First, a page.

For a decade, I have carried my own grocery bags. They’re neither dirty nor inconvenient. I think everyone should carry a bag to the grocery store. I think a lot of things and wish others thought the same. Yay, me. I will vote against City Council’s bag tax in November.
The arguments presented against disposable bags are a lie. Council’s action is a decision to compel virtue. Coercive correctness is exclusionary and no way to run a society. Council has renounced the virtue of education for the power of coercion. Its action says it does not trust their own electorate. No wonder our world has become polarized.
Council expresses a fundamental belief of the city’s superiority to its citizens. Hated laws are based on false arguments and hardened positions. Hated laws are opposed by equally false arguments and hardened feelings. Often these resented laws are forced by a bare majority onto a bare minority. In this case, the majority, if it exists, is narrow. Hated laws break community. Allow me to go off the deep end here, please: This is an example of why America is based on the notion of limited government. Government is to be government of all the people, not just the majority. Expansive government can’t do that. It is exactly this “tyranny of the majority” that is antithetical to what makes us great.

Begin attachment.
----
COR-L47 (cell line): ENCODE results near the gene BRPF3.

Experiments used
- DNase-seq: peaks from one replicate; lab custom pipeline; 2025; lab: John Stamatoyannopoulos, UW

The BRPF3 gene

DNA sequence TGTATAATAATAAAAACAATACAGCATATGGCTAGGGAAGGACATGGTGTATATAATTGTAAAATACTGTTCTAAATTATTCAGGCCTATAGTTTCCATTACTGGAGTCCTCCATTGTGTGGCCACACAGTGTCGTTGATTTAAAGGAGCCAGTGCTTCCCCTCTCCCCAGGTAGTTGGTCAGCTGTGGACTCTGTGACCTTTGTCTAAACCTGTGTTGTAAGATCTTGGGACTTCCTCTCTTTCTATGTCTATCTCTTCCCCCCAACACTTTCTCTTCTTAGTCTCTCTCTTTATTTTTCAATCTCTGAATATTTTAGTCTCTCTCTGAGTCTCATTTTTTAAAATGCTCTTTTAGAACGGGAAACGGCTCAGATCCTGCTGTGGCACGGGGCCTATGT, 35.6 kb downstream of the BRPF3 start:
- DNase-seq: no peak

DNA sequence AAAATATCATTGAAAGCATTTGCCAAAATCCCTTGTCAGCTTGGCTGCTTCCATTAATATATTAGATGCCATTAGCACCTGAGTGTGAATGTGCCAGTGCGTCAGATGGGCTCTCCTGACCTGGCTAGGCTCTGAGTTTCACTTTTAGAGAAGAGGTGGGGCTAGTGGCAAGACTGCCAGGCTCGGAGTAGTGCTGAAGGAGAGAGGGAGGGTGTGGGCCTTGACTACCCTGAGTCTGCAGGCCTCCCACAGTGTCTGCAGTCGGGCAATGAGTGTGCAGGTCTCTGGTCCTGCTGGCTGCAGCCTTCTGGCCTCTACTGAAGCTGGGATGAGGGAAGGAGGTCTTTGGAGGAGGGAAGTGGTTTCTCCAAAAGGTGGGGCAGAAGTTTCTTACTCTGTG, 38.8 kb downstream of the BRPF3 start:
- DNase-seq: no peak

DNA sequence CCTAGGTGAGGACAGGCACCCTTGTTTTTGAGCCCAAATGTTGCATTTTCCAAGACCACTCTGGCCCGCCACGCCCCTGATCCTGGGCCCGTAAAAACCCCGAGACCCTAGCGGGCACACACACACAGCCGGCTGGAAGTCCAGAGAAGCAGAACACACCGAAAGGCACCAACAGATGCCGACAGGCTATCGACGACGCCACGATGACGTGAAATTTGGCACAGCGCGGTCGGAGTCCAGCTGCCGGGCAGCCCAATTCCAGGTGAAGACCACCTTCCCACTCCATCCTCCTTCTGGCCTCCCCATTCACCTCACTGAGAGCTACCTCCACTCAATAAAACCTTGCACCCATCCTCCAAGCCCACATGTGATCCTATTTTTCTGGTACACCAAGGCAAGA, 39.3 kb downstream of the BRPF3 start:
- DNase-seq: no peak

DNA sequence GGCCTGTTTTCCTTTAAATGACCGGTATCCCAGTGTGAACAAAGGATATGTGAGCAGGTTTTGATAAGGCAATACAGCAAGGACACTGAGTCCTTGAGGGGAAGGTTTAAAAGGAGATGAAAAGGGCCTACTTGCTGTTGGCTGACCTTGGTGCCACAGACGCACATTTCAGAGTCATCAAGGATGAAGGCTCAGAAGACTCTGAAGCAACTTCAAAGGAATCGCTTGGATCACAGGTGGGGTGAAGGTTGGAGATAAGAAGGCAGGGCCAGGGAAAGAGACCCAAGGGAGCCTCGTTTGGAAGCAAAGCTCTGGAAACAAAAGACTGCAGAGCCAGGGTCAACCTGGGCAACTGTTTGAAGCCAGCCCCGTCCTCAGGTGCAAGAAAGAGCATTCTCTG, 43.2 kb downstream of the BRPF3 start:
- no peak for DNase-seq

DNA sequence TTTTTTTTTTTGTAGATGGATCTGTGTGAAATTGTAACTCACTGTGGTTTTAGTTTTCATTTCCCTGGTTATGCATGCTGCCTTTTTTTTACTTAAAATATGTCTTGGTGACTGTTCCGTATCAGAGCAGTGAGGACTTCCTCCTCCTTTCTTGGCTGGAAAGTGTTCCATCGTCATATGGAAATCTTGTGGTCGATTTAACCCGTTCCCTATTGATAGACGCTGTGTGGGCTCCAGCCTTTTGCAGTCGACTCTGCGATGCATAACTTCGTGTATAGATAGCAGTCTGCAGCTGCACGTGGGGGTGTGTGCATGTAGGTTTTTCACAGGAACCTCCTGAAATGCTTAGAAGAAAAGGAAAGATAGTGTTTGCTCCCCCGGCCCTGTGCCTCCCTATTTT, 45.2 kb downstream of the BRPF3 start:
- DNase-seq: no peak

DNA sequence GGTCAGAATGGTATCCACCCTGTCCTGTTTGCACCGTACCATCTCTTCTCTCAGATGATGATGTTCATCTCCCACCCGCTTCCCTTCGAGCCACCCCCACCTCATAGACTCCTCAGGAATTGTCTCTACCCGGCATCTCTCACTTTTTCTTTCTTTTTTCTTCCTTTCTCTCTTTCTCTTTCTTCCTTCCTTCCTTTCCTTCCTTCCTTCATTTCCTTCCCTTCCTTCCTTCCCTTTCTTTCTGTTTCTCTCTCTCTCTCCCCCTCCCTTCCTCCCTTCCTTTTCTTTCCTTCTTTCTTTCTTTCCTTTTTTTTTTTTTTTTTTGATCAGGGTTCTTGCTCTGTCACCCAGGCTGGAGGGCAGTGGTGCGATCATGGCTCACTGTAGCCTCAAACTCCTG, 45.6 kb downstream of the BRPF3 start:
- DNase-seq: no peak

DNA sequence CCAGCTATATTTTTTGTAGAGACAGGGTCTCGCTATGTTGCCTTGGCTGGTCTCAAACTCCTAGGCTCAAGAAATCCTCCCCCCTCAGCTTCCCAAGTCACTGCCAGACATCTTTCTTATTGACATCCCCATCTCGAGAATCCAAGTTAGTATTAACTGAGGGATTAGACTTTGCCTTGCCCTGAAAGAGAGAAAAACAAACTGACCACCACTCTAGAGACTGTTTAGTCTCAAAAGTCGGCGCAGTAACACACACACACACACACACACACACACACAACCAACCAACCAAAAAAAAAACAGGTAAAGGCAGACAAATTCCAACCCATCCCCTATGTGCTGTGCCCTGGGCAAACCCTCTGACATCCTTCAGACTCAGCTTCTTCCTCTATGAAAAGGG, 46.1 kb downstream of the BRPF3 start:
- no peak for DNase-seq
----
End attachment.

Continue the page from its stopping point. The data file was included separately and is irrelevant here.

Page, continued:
You want Durango to be notable for its forward view of the world; I want Durango to be notable as well. Let us be notable not for our willingness to compel behaviors. Rather, let us be notable for our willingness to educate, not compel, others in good action.
Let us be notable for fostering strong bonds between the progressive and conservative members of our community, between rural and urban. There is something for each of us to learn from the other. Undo Council’s misinformed ordinance. Bag-ban opponents and proponents have ginned up a bunch of hollow arguments. Frankly, it comes down to one thing: Stop telling me what to do. Vote against the bag tax.
Neil A. Bourjaily